Obituary: Harry Shindler, Anzio battle veteran who campaigned for expatriate votes
ROME – Harry Shindler, one of the last surviving British veterans of the battle of Anzio in 1944, a tireless, anti-fascist campaigner who spent decades tracing the graves of servicemen killed or listed as missing in action in the Second World War, has died at the age of 101. Working for the Italy Star Association, Harry helped commemorate the Anzio Landing that began Jan. 22, 1944, while constantly raising awareness of the fallen and their sacrifice through talks at schools and universities in Italy.
“No engagement fought in western Europe between 1939 and 1945 evoked the experience of the Great War as much as the linked operations at Cassino and Anzio,” historian Richard Holmes wrote. Codenamed ‘Shingle,’ the landings at Anzio and Nettuno achieved absolute surprise as predicted by Ultra intelligence. Unfortunately the American commander at Anzio obeyed his own cautious instincts and failed to exploit the unopposed landing. Winston Churchill commented that “instead of hurling a wildcat on to the shore all we got was a stranded whale.”
Shindler described his experience as a young man in the battle in a 2016 memoir, co-authored with Marco Pattuchi, My War is not Over. The book was the basis for a documentary film about Harry directed by Bruno Bigoni in 2017.
“Anzio is my second home, I have spent my whole long life passing on information about the atrocities of war to young people and I will continue to do so as long as I have the strength,” Shindler said at ceremonies to mark the 78th anniversary of the battle last year. “We must never forget.”
As a radical teenager in London Shindler was a Trotskyist, but later became a Labour party supporter. He was always concerned by the resurgence of ‘post-fascist’ ideas through parties such as Prime Minister Giorgia Meloni’s Brothers of Italy.
Shindler said Italy hasn’t faced up to its past in the way Germany has and lamented the fact that fascist memorabilia was widely on sale, despite being illegal.
"Italy hasn’t come to terms with its past. Until it does, it will never be a normal country," he said.
In 2012 he was given honorary citizenship of San Benedetto del Tronto, where he settled in 2006. In 2014 he was awarded the MBE for his work tracing the graves of servicemen in Italy followed by an OBE in 2021 for his services to Britons abroad.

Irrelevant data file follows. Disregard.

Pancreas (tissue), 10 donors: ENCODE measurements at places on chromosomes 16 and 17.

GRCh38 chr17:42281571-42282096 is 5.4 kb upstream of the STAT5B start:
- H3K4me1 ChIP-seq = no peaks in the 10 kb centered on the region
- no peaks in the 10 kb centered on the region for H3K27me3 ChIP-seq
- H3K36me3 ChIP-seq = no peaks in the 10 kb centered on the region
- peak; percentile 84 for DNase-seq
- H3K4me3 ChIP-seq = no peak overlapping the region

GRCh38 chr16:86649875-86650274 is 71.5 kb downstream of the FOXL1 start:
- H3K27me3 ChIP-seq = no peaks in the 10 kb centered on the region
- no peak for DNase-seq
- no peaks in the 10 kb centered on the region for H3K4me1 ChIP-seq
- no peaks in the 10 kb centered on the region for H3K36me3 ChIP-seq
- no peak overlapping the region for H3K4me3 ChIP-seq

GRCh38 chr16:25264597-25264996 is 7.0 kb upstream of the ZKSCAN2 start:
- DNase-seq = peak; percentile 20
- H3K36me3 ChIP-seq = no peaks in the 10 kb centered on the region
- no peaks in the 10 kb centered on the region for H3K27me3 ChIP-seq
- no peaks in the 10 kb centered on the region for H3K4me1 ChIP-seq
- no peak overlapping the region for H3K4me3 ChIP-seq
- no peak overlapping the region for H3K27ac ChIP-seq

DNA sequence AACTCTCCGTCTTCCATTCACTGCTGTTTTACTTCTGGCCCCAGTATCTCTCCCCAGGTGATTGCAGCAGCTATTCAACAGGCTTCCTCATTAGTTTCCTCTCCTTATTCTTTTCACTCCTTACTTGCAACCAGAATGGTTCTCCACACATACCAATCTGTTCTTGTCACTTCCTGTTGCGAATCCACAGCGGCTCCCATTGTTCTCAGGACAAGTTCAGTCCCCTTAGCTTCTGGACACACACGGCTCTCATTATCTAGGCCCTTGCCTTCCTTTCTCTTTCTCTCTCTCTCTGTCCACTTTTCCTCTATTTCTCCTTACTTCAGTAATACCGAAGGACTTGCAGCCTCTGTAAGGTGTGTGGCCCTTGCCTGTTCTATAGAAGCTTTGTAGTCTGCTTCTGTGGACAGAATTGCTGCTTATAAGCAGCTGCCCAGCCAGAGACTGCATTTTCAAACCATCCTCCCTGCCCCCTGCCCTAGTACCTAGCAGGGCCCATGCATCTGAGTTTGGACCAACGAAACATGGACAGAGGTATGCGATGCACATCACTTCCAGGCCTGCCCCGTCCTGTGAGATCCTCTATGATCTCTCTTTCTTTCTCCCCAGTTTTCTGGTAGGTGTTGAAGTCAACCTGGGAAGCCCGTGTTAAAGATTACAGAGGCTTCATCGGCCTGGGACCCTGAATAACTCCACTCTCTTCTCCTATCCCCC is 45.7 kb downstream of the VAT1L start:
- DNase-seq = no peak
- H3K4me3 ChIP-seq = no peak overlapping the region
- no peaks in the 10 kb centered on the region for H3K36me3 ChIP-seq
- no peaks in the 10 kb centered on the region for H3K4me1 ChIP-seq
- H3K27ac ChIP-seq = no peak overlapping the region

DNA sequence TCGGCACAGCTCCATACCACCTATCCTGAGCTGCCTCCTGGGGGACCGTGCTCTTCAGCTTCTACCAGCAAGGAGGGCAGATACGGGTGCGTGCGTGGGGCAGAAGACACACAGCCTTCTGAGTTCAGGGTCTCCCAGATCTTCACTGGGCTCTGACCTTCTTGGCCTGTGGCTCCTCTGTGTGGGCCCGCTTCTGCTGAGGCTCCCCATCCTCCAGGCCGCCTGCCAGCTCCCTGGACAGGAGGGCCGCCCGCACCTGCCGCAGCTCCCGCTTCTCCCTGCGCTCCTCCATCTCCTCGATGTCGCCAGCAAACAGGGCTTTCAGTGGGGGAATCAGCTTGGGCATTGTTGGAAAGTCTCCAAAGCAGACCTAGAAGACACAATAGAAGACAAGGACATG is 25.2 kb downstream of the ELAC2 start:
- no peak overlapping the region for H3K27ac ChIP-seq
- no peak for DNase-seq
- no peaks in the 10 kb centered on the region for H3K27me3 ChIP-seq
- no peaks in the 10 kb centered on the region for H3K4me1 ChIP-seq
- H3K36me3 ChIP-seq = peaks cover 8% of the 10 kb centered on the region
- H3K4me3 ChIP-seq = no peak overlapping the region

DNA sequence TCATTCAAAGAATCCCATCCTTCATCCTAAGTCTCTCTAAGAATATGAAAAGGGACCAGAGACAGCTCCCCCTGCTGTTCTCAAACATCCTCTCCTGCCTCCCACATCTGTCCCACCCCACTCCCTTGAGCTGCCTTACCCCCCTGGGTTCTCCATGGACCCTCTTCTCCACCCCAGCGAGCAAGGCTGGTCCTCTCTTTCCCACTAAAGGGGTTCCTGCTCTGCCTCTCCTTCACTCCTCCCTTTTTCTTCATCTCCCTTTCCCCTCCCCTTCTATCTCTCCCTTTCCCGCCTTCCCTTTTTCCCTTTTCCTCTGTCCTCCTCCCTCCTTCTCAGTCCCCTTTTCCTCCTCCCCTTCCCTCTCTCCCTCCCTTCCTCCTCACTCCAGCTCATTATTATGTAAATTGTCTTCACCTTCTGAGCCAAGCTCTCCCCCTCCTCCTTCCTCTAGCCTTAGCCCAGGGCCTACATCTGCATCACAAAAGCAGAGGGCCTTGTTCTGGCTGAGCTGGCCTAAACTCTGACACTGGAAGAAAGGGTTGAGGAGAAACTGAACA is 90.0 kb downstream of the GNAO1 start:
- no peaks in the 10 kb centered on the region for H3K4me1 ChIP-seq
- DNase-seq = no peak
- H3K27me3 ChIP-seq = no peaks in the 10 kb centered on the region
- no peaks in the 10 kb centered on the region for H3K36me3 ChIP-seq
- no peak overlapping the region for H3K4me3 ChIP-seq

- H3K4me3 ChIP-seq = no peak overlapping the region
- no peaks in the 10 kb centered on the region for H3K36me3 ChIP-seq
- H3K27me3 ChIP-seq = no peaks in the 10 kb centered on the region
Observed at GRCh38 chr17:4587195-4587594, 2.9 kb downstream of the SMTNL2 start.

Shindler campaigned vigorously for 5 million British citizens living overseas to retain their ability to vote in British elections, ultimately founding the association of British Ex-Pats in Italy in 2010. The campaign climaxed in 2022 with British expats having restored the vote for life.
Shindler liked to reflect that if the law restoring the rights of expatriates to vote had been passed earlier then Brexit, which he opposed, would never have happened.
“I was surprised and disappointed to hear that the older generation voted “out,” he said. “They went through the war, and we have had 70 years of peace because of the European Union. It was very disappointing indeed.”
Harry’s archeological detective work received widespread recognition after he traced for Pink Floyd founder Roger Waters the exact spot near Anzio where the musician’s father, Eric Fletcher Waters was killed during the war by German tank fire. His death leaves some 30 British Anzio battle veterans still alive, the Italy Star Association said.
“Usually people of my age sit on a bench of the seafront, counting the buses that come by. I decided to do something useful and significant,” he said.
“I don’t do this to have people thank me. It is rather a duty to maintain and defend the memory of men who have been so important for this country.”
Harry Shindler. Soldier and campaigner. Born Lambeth, London, July 17, 1921.
Died San Benedetto del Tronto, Feb. 20, 2023.
© COPYRIGHT ITALIAN INSIDER
UNAUTHORISED REPRODUCTION FORBIDDEN